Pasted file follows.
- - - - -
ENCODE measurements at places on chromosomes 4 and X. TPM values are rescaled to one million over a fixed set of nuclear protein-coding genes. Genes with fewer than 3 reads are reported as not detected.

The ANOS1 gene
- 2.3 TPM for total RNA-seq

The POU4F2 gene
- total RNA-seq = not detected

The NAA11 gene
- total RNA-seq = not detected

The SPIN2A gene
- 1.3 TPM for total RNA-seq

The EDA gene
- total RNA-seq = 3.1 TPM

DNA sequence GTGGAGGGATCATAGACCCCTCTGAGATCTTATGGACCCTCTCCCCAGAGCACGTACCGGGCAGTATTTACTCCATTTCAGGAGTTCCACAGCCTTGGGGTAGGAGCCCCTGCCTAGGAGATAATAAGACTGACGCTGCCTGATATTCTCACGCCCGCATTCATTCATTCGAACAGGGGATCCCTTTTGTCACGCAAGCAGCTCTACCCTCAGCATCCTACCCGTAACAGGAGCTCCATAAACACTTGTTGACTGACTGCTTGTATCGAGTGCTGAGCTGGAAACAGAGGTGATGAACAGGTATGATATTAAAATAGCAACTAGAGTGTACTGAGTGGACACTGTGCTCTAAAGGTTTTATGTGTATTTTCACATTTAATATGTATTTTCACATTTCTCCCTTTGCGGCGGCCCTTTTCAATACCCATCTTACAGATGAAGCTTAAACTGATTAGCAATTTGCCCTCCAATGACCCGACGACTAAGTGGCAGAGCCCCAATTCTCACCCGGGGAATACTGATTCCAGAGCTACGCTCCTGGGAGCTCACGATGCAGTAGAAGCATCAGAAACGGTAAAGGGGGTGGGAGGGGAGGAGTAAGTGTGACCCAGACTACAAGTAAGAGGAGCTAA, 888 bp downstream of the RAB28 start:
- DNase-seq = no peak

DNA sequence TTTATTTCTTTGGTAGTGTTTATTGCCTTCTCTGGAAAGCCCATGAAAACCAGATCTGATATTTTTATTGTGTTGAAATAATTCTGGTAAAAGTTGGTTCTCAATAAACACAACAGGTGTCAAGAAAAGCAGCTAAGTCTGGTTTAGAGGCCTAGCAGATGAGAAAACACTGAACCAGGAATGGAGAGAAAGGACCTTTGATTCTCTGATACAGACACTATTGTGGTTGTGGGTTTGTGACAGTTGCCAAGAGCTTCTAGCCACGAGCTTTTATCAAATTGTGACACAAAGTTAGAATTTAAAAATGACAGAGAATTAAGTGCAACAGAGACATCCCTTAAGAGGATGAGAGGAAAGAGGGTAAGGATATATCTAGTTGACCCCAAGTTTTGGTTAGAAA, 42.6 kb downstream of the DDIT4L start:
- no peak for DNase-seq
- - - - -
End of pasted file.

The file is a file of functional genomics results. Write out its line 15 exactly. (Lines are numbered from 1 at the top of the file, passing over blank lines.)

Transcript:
- no peak for DNase-seq